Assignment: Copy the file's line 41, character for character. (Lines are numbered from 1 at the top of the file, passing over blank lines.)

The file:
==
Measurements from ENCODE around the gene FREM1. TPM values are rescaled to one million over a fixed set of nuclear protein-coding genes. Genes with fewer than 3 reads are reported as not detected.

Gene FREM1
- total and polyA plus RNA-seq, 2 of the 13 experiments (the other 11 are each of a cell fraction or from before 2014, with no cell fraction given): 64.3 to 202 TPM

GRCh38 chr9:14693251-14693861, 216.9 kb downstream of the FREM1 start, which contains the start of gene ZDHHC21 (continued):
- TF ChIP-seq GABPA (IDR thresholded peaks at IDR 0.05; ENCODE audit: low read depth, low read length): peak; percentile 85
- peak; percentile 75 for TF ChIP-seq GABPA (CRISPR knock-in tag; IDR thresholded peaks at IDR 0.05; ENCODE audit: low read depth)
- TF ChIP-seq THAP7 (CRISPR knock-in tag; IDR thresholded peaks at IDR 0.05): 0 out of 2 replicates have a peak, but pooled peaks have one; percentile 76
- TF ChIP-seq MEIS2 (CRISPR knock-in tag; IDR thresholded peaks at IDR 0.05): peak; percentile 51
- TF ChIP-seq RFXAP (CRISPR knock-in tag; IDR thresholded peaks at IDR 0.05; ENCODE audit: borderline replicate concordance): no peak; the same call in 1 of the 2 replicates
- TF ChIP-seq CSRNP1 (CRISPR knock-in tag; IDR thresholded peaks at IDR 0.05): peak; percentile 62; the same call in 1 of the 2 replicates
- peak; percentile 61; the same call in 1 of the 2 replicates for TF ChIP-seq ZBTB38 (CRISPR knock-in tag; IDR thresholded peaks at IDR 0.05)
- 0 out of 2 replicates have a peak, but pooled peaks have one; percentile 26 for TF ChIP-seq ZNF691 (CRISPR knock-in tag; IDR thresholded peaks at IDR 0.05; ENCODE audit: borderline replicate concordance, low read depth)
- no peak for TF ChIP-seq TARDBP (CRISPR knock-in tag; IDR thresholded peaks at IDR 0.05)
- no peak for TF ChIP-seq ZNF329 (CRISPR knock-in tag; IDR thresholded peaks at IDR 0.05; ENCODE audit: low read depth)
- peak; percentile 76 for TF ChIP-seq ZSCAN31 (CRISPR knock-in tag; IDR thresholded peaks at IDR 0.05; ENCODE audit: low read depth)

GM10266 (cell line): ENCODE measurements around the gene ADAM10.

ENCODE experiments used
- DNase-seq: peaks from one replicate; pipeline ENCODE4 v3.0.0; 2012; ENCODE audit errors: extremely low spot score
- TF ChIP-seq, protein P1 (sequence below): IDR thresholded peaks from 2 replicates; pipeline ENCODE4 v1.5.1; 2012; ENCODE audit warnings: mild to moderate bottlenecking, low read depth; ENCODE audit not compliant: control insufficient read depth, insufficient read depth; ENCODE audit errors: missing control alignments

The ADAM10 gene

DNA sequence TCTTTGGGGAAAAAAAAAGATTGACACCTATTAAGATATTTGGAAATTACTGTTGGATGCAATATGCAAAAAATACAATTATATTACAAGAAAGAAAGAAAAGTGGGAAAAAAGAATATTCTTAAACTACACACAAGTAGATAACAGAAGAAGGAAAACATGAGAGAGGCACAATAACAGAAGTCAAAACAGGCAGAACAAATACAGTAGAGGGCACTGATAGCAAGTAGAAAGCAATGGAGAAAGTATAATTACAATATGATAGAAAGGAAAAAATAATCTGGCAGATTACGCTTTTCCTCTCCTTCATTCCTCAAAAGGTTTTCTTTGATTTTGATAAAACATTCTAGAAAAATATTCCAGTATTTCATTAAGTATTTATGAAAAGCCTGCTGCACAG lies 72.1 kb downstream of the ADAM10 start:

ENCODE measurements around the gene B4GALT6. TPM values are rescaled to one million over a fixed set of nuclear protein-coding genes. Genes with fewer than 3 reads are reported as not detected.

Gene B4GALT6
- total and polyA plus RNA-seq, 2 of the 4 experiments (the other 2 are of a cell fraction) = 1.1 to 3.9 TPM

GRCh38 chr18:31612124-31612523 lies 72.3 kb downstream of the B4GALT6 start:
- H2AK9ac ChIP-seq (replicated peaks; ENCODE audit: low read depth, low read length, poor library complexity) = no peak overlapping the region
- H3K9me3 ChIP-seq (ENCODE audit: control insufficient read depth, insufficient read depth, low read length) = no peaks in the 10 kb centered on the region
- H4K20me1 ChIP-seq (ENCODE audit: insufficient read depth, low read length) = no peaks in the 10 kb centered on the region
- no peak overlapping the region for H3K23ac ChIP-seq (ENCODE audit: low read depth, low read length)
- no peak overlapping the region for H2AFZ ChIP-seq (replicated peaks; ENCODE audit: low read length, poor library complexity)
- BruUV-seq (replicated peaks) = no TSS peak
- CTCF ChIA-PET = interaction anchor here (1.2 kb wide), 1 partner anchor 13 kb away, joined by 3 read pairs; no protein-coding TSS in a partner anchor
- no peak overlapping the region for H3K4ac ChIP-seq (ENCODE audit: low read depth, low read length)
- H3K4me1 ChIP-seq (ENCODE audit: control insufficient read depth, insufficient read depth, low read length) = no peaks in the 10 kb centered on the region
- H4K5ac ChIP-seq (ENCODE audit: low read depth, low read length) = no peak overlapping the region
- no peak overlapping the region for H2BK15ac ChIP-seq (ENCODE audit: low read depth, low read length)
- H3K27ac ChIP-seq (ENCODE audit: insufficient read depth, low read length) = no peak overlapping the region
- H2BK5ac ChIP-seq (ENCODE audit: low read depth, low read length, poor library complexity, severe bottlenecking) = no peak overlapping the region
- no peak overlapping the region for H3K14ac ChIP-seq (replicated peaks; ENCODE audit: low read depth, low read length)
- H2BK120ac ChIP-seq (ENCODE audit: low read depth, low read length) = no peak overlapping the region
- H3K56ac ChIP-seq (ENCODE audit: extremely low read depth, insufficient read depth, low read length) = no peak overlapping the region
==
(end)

- H3K56ac ChIP-seq (ENCODE audit: extremely low read depth, insufficient read depth, low read length) = no peak overlapping the region